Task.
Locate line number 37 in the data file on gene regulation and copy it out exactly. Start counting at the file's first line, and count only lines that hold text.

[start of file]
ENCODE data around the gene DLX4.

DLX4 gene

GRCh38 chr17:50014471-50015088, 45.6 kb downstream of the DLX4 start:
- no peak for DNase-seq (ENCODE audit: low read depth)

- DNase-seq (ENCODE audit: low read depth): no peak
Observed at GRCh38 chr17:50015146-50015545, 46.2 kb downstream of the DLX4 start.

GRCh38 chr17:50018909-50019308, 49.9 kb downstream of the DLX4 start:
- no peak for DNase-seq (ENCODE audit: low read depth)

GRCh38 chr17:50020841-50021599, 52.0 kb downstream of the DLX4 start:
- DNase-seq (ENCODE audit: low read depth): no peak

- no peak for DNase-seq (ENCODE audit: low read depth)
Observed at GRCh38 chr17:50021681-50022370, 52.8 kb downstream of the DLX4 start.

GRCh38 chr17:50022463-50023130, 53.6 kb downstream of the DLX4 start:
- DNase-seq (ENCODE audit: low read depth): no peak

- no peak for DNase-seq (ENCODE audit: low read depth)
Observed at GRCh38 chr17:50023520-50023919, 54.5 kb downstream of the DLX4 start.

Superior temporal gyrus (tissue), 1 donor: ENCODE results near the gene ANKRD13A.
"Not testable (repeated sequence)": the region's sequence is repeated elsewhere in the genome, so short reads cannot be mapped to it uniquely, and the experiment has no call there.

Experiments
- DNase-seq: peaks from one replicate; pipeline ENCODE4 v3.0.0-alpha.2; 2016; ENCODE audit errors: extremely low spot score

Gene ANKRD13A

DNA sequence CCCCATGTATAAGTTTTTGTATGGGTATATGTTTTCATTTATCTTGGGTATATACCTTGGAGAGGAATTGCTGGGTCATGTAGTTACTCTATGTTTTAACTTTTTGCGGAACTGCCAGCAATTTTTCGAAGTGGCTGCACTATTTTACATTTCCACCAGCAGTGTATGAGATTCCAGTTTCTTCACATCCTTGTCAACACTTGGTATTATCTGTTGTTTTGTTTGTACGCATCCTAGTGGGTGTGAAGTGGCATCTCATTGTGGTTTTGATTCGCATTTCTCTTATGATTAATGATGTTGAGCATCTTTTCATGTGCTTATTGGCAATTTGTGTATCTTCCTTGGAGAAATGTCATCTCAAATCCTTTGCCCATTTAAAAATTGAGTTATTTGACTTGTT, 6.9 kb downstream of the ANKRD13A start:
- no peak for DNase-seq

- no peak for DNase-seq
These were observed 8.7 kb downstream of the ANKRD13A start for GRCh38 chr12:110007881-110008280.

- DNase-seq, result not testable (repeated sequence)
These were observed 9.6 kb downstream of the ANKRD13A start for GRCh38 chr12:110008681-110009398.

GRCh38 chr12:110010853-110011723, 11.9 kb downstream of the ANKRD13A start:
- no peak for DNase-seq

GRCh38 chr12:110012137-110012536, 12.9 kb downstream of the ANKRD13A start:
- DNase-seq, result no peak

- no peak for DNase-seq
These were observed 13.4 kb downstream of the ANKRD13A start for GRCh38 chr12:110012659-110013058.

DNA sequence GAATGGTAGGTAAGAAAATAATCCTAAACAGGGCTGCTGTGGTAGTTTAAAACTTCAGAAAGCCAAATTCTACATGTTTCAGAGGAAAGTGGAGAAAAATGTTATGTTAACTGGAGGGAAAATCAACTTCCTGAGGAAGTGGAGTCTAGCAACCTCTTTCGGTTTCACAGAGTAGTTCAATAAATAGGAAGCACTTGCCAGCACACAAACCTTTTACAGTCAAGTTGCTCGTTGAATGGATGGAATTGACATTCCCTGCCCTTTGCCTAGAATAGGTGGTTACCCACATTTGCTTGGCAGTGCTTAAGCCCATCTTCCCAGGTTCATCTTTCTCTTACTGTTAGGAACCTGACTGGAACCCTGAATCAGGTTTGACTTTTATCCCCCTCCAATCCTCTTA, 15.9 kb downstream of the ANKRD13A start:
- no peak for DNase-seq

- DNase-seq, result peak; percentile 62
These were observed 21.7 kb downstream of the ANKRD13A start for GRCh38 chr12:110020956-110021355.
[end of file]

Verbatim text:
These were observed 21.7 kb downstream of the ANKRD13A start for GRCh38 chr12:110020956-110021355.